Mystery maladies are affecting Louisiana and Arkansas rice fields. While not suspected to be linked — nor a huge problem in either state — there are similarities. Rice farmers and researchers want answers.
“Not knowing what it is really bothers me,” says John Saichuk, Louisiana Extension rice specialist. “Maybe it’s fear of the unknown. Finding an answer is certainly our goal. It does seem to be more widespread this year — maybe because of all the rain. Whatever the cause, we’ve had more calls on it.”
Last year, a farmer outside Stuttgart, Ark., called Ken Adams at a loss to explain a small patch of stunted, unhealthy rice. In turn, the Arkansas County Extension agent called Arkansas Extension plant pathologist Rick Cartwright and they checked the field together. They found the malady wasn’t isolated in the field but widespread.
“And it’s spreading even more,” says Adams. “Now, that farm has the problem in two fields. It’s worse this year. It’s tough to say how badly this will hurt yields. I don’t think yields will be hurt by half. They will be hurt significantly, though.”
The plant injuries look “kind of like coldwater rice, except it can cover 80 percent of the field,” says Chuck Wilson, Arkansas Extension rice specialist. “Plants will be yellow and stunted with small panicles. Sometimes plants have an orange cast to them with lower leaves dying off. If you pull up plants, the base of the stem is black as are the roots. If you split the plant open, there’s a fungus growing. Instead of the root crown being white, it’s dark brown to black.”
There are few hard, fast rules for the disease. “Many of the affected fields have had Grandstand applied, but not always,” says Wilson. “My instinct says this is something that’s been around for a while — a stunted panicle size after heading tells me the problem hit at or before mid-season.”
Saichuk hasn’t found root crown rot in Louisiana’s mystery fields. “That doesn’t mean it hasn’t occurred here, but we haven’t found it. If I had to bet, I’d put my money on having a different problem than the one in Arkansas.”
In recent years, Louisiana has had several odd problems. At first, Saichuk believed all were associated. That’s no longer the case.
“We began experiencing some die-back and poor fields in Cameron Parish. That was eventually identified as hydrogen sulfide toxicity. That’s already in rice research literature. It just took us a while to diagnose it.”
Then, problems began to show up in Vermilion and Acadia parishes. Die-back was common in affected fields. In most cases, producers were able to drain fields to remedy the problem. This year, though, draining didn’t always work.
“Symptoms are not cut-and-dried,” says Saichuk. “Usually, the problem shows up when the rice is flooded. The crop just begins to die. A farmer will notice an area of his field that was lush a couple of weeks ago has died or thinned out. It’s an overall necrosis of the crop.
“The thing is, when looking at the roots, the typical hydrogen-sulfide toxicity symptoms are seen. We know this problem is associated with anaerobic conditions in the soil.”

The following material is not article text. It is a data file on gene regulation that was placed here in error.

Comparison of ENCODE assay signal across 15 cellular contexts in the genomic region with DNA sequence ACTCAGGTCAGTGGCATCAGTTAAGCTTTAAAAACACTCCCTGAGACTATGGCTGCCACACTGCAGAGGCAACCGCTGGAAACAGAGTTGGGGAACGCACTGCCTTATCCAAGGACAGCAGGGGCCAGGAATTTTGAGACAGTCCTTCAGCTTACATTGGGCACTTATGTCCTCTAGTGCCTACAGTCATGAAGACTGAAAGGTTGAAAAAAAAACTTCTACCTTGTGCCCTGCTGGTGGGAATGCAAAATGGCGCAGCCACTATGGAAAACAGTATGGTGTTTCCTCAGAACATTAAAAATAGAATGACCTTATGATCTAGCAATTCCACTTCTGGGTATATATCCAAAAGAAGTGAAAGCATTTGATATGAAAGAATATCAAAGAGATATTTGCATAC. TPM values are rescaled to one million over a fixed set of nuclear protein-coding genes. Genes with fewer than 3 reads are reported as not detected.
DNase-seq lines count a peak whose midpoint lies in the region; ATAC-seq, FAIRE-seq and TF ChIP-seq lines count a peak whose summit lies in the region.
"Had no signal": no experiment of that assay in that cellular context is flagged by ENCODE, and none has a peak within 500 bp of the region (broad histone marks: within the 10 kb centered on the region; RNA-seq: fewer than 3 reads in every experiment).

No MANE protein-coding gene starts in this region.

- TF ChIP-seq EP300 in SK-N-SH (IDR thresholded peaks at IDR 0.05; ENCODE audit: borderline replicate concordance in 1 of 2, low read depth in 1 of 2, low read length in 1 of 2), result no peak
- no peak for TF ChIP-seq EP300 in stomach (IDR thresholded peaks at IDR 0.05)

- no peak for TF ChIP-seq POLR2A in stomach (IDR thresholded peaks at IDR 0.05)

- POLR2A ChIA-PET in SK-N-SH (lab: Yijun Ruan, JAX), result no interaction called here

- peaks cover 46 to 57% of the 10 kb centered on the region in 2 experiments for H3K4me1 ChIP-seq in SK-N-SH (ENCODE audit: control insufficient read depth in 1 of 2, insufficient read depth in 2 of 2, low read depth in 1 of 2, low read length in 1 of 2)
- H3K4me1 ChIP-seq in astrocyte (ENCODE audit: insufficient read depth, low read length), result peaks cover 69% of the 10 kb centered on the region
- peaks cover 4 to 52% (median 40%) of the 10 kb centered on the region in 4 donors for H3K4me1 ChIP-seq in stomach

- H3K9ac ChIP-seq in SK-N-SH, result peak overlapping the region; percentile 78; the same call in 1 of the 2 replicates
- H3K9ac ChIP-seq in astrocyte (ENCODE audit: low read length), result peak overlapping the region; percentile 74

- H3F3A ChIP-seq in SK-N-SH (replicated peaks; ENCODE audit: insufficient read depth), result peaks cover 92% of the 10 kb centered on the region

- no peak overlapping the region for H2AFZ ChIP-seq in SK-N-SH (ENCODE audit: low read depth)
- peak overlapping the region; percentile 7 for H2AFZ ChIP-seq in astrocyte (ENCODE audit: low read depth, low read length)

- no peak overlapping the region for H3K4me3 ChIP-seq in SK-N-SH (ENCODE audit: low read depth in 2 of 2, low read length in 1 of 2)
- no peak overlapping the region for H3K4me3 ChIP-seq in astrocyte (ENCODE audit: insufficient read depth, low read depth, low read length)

Compounding the situation: this year, some Louisiana Clearfield 161 showed similar symptoms — usually following a second application of Newpath. “We believe that’s a separate problem. But something set those plants up, making them sensitive to Newpath. It’s odd because in research plots Newpath can be applied at exorbitant rates without injury to the plants. Clearly, something is going on out in these fields that’s setting Clearfield up for yield losses.”
Looking for the cause
“Part of the problem in tackling this is we’re getting calls at late boot/early heading,” says Wilson. “When we get into the field, the rice is already in bad shape. Next year, we must find some of these fields earlier in the season.”
A few farmers say they’ve noticed symptoms very early in the year. One farmer says his field was sick prior to a Grandstand application.
“We’ve also seen it in fields where Grandstand hasn’t been applied,” says Wilson. “That suggests the product isn’t to blame except, perhaps, for aggravating the problem.”
Causes have bedeviled researchers. The problems aren’t very predictable and, thus far, have been resistant to duplication in test plots.
“The only predictability is if a farm or field has a history of it, it’ll likely come back,” says Saichuk. “The thing that drives us a little crazy is it won’t reappear in the same spot. One year, we set up an elaborate experiment where a farmer told us, ‘Yeah, it shows up right here every year without fail.’ We had electrodes out in the soil, all kinds of sensors. And the problem showed up about 100 yards away. So we were out a year’s worth of extensive research.”
Research is ongoing in Arkansas as well. “Cartwright has isolated several organisms but nothing we can point at and say is causative,” says Wilson. “We can’t isolate it out. Many times, we can take affected plants out of the field, put them in fresh soil and water and they’ll recover. It’s very odd. We’re still trying to find out if the fungus is the cause or an effect. My hunch is it’s an effect, but we don’t know anything for sure.”
Nothing has shown up in Arkansas’ nutrient analysis. The problem has been found on silt loams and on clays. It’s been seen as far north as Craighead County and as far south as DeShay County.
“You know,” says Wilson, “we’re getting closer, but the truth is we’re still in the dark about the exact cause of this.”